It’s been a while since I’ve posted anything–possibly because I’ve been preoccupied for the past year with a fairly demanding transition ministry in Three Hills, Alberta at the Prairie Tabernacle Congregation. It has meant a couple of on-site Sunday worship service preaching ministries each month (and the week in between) to focus on transition and pastoral matters. Additionally, almost daily, I have been occupied with the church’s ministry from our home in Calgary. Though stretching in lots of ways, it has also been very interesting because of the church’s former association with the almost hundred-year-old famed Prairie College.

The second reason I haven’t posted for almost a year is because we now are much more taken up with our extended family here in Calgary, in Edmonton, and also in Maple Ridge, BC. It’s been a delight to spend a good deal of our spare time with children and grandchildren. Two of our families now live within two blocks of our home so we are able to visit easily and often. It’s such a delight to share time together at this stage of our individual lives. Since moving here in August of 2020, we have very much enjoyed getting to know our new Calgary neighbourhood.

The third reason for this hiatus in posts has been somewhat of a preoccupation with the thing that has been on all of our minds for the past couple of years–COVID and its many challenging permutations. Besides seeking to navigate it well for our own sakes, we have tried to relate to it in the public sphere in a way that is also helpful to others. It is truly amazing to think about all the ways the course of our lives has been significantly altered by this earth-shaking event.

Like many of you, we have been fascinated by the large spectrum of response to both the pandemic itself, but especially also to its government management–both provincially and nationally. I have also been quite deeply moved by how this thing, quite ironically, has affected the Christian church in general as well as particular local churches right across the country. Never have we seen such widespread polarization, not only of the general population, but of the church itself.

On one hand we see those who are sympathetic with governments who are seeking to do the best they can to manage so many different aspects of the pandemic. On the other, there is widespread suspicion and outright rebellion toward all the ways in which the authorities have addressed the rise of the disease. Many Christians have felt that we need to do everything we can to cooperate with government initiatives, not only for conscience sake (because Scripture calls us to honour those who serve in these capacities) but also because it is a way of fulfilling Jesus’ command to love our neighbour. By adhering to the prescribed precautions, they argue, we are preventing others from getting sick while providing a good example of how we should live in relation to one another.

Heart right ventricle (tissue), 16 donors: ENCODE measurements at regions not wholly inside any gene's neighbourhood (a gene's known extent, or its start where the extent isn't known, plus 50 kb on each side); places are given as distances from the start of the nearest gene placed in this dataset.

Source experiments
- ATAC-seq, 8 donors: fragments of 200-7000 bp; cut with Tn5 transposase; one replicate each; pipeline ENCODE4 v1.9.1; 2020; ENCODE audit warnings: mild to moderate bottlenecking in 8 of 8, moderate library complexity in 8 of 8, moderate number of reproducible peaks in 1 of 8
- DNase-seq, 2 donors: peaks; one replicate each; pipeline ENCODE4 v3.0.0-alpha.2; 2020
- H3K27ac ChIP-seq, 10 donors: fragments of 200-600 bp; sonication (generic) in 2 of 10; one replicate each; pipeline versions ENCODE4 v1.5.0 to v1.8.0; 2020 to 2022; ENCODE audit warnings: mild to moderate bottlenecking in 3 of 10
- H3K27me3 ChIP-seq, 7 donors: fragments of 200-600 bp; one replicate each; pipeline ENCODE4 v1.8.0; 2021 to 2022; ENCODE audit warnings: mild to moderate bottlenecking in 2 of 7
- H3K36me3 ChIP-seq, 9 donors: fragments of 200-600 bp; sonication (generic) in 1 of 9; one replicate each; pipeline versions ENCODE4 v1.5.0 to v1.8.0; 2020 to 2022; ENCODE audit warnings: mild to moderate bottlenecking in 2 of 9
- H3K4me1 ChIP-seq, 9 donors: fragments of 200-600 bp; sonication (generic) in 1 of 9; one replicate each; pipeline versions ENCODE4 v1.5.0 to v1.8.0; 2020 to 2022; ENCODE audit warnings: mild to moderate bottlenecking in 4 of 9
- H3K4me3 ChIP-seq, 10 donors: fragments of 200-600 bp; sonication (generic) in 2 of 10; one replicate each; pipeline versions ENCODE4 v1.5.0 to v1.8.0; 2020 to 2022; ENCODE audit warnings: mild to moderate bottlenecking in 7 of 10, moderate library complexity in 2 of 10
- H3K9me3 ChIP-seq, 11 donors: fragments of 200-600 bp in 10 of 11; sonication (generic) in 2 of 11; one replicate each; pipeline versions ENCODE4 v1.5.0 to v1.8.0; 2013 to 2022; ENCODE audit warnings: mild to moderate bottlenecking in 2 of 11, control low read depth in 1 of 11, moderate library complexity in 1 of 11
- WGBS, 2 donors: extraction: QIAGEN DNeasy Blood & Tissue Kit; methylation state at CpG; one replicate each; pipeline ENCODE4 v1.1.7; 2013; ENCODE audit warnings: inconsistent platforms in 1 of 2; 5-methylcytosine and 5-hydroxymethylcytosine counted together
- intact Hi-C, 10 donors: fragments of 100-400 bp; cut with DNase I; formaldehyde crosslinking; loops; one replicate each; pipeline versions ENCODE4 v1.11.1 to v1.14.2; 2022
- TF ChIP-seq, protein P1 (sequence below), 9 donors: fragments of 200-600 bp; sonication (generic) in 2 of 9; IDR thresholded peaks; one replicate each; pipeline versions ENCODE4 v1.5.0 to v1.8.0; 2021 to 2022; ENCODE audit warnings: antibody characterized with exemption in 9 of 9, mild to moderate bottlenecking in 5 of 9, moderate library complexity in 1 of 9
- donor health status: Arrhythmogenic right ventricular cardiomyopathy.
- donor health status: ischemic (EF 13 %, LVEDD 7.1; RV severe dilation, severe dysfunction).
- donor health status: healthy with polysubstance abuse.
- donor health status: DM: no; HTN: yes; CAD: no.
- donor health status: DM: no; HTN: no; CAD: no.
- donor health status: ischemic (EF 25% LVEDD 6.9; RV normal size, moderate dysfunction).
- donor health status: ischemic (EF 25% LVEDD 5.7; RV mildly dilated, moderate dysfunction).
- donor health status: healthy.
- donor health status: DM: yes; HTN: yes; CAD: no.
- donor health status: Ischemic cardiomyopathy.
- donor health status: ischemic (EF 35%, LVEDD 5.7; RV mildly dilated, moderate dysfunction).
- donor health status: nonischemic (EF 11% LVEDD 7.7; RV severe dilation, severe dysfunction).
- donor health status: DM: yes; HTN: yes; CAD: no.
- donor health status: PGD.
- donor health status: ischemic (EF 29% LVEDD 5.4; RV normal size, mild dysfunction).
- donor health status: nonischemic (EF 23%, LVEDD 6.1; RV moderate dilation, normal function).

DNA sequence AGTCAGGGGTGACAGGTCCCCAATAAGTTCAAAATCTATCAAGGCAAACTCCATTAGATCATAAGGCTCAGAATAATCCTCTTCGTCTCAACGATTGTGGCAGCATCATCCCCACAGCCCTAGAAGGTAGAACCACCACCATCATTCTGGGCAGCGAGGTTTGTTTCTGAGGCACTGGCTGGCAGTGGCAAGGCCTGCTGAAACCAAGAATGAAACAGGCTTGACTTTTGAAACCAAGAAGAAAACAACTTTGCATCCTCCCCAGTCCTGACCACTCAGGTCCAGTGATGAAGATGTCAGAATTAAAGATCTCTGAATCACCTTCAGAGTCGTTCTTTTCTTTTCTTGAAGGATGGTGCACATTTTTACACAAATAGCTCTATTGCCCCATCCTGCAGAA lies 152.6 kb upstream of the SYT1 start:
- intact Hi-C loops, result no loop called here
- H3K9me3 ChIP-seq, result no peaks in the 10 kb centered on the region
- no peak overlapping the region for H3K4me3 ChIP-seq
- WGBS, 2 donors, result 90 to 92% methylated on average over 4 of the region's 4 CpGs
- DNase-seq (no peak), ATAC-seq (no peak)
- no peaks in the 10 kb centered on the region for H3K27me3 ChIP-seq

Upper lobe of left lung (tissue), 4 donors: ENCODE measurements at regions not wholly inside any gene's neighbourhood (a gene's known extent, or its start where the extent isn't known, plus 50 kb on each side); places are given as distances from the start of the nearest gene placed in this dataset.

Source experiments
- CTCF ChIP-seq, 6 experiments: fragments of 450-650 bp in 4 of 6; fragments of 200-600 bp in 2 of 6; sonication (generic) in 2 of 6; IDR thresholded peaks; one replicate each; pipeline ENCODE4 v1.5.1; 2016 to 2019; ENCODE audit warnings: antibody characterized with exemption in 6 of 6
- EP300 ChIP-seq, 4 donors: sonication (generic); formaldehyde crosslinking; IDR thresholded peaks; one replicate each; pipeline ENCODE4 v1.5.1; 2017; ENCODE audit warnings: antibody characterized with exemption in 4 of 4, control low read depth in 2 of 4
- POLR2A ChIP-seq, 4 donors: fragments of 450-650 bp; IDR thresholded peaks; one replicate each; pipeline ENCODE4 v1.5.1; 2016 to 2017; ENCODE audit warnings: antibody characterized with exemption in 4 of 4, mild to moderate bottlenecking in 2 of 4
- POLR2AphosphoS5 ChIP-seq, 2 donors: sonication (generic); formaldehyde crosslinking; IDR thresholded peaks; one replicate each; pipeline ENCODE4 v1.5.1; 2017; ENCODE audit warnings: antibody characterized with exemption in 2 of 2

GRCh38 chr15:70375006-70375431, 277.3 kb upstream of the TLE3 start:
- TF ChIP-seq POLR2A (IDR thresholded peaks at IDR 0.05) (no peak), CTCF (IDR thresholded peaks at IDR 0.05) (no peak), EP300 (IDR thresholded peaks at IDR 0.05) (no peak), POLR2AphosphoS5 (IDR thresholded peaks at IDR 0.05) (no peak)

Those Christians opposed to extensive government management of the pandemic have felt governments are using the occasion to impose unjustified power on the citizens of the land. Others go even further and speak of government response as an organized conspiracy to increasingly control all the populations of the world. They are inclined to speak of governments’ response to the pandemic as leading toward a one-world government–a definite path towards the emergence of the antichrist of which the Bible speaks. Some have even postulated that the vaccine itself possesses computer powers that can/will be used to control the lives of all who accept it. Still others see the vaccine program as an insidious plan of certain pharmaceutical companies or even particular individuals to become the wealth barons of the world.

My own theory concerning the kind of polarization we are seeing in these days (in relation to the pandemic and other matters) is that the world is increasingly confused by the emergence of the postmodern mindset. Since a major element in postmodern thought is that previous structures of knowledge and authority (sometimes even including science itself) are no longer reliable or trustworthy, we have arrived at a new level of distrust and even tribalism. Witness, for example, even among the professionals, the wide variety of scientific opinions about what is true or false concerning the pandemic or the vaccine.

Though I had written this book on postmodernism before the pandemic, there is a sense in which it is even more relevant to our present situation, both in the thinking of the people of our western civilization, as well as the life of the church. Thoughtful Adaptations to Change, is an attempt to explain in fairly simple language what the shift from modernism to postmodernism is all about an how it has affected all of our lives. Of course, I also think it speaks quite powerfully to how this change has affected the church and what she can do about it.

I am pleased to say that a third printing of the book has just arrived and is ready for distribution. Though the book can be ordered online from Amazon or the publisher, Friesen Press, I would be happy to send copies to any who desire for $25 including the cost of shipping. You can order the book through this website, or by contacting me directly by phone or email. I can also send you multiple copies at a reduced price so that you can use the questions at the end of each chapter as a means of discussion.

I look forward to seeing how the book might stimulate some constructive thought about what it means to live well in these confusing times.

ed

 

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